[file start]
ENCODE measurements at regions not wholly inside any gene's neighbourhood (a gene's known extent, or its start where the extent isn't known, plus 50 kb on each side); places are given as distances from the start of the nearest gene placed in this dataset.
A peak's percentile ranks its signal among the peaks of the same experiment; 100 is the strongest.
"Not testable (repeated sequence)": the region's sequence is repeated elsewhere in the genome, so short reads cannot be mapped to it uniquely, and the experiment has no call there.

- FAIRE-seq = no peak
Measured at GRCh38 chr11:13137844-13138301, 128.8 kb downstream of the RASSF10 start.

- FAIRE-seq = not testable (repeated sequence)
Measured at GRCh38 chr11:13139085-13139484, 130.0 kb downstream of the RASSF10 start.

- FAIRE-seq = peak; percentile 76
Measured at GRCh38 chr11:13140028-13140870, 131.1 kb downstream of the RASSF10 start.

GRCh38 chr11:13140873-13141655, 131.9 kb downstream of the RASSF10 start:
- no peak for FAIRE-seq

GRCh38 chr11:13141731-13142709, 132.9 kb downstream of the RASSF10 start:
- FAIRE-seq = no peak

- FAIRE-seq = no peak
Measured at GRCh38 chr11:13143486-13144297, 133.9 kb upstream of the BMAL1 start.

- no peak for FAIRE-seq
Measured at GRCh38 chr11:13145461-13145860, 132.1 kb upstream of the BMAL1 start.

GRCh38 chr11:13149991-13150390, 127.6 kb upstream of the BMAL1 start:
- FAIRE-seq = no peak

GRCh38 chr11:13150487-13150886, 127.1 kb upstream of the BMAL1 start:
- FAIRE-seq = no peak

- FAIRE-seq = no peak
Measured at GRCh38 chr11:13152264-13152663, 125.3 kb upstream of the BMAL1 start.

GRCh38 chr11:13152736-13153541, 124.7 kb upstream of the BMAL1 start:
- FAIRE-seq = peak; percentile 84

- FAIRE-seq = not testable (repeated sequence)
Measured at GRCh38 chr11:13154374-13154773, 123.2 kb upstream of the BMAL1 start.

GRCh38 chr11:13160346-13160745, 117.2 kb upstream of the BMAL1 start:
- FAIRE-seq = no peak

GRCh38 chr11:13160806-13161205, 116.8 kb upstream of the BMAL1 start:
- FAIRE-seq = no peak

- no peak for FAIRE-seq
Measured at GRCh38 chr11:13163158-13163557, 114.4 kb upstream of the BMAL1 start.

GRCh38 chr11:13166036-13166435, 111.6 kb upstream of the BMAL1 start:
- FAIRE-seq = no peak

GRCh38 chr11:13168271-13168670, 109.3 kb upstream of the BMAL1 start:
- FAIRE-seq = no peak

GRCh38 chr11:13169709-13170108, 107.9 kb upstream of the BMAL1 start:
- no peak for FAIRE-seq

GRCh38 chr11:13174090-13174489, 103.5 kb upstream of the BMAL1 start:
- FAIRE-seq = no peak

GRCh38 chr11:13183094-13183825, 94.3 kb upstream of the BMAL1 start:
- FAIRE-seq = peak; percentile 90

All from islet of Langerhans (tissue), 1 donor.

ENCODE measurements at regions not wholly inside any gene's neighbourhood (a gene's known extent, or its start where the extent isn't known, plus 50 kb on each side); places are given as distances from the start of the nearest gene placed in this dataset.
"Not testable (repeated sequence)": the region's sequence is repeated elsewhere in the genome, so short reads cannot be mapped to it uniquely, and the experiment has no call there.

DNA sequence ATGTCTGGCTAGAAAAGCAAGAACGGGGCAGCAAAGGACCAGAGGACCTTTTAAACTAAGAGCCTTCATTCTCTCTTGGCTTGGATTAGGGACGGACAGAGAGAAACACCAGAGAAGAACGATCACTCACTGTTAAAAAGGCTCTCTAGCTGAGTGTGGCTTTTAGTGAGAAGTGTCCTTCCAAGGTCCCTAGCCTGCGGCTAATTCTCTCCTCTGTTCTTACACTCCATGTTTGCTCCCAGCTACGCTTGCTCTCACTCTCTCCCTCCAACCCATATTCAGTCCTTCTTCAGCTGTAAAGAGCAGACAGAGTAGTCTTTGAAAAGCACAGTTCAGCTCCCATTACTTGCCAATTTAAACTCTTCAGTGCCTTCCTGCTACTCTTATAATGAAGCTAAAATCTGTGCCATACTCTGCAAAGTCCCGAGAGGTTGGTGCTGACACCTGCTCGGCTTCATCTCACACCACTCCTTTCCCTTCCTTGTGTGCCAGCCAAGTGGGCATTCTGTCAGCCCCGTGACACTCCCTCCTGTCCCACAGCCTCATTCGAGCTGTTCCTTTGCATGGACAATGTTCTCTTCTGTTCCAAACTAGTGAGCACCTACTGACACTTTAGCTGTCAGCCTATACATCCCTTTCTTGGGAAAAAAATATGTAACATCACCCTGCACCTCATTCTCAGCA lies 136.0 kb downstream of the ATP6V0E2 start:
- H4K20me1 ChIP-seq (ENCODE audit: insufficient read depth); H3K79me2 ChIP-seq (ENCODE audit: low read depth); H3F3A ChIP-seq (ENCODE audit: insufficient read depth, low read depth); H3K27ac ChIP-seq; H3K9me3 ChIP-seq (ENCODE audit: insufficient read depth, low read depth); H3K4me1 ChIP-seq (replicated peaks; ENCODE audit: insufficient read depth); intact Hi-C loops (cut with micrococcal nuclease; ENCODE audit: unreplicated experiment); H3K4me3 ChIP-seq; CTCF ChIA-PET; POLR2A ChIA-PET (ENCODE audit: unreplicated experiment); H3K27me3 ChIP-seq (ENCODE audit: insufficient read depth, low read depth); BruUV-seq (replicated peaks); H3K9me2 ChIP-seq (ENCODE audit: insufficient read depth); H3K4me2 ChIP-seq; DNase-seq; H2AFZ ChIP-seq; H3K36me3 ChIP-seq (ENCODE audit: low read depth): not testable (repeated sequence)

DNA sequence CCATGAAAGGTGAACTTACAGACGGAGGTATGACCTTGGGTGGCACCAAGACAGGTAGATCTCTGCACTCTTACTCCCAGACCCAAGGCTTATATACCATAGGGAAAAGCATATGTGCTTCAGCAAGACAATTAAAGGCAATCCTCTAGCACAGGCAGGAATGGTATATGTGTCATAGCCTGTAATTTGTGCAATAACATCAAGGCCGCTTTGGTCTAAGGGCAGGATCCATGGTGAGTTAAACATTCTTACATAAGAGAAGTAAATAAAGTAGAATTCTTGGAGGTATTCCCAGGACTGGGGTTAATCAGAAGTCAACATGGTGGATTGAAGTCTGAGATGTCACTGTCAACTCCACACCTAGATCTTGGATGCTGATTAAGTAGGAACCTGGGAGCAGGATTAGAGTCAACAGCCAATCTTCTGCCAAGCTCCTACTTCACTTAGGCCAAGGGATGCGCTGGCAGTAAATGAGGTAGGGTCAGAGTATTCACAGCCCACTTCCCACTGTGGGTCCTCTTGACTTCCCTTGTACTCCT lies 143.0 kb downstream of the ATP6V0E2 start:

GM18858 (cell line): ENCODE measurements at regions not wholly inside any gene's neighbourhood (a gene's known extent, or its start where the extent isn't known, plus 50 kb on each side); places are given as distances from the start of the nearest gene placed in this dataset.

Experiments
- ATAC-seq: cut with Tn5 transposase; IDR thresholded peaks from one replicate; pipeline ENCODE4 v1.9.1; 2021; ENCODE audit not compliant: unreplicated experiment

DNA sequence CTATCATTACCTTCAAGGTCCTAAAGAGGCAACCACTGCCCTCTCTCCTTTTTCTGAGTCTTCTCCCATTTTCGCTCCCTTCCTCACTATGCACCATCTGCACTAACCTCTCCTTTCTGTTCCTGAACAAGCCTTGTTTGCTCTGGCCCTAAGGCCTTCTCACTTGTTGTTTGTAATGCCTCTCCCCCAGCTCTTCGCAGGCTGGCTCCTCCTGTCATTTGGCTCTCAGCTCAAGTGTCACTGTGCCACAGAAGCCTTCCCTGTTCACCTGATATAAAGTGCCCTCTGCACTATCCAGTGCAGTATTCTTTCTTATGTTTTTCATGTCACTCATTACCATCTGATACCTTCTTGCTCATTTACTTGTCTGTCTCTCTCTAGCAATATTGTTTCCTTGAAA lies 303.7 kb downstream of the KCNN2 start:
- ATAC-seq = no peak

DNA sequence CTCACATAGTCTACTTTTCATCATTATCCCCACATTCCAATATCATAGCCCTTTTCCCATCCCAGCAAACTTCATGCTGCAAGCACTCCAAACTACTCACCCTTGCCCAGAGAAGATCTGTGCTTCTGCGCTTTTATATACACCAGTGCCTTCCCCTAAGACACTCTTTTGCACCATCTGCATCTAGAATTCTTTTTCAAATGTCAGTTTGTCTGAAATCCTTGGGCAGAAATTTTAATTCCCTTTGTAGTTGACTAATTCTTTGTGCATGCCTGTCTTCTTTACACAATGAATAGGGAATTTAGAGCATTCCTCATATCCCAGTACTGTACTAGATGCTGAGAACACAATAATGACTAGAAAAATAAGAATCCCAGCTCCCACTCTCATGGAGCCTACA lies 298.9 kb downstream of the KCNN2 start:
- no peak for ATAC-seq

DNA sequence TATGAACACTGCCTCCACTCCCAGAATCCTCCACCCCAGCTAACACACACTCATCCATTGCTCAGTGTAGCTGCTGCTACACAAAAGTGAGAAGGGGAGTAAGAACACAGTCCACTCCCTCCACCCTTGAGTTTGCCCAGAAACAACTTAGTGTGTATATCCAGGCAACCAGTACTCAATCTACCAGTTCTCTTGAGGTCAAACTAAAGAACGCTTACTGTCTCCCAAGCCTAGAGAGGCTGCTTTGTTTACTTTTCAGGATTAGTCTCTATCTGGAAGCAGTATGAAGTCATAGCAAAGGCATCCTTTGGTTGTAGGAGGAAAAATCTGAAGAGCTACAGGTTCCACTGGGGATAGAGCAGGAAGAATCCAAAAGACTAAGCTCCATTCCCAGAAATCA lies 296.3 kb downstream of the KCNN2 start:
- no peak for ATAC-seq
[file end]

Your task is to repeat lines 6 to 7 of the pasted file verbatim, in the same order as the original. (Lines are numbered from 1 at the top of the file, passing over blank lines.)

- FAIRE-seq = not testable (repeated sequence)
Measured at GRCh38 chr11:13139085-13139484, 130.0 kb downstream of the RASSF10 start.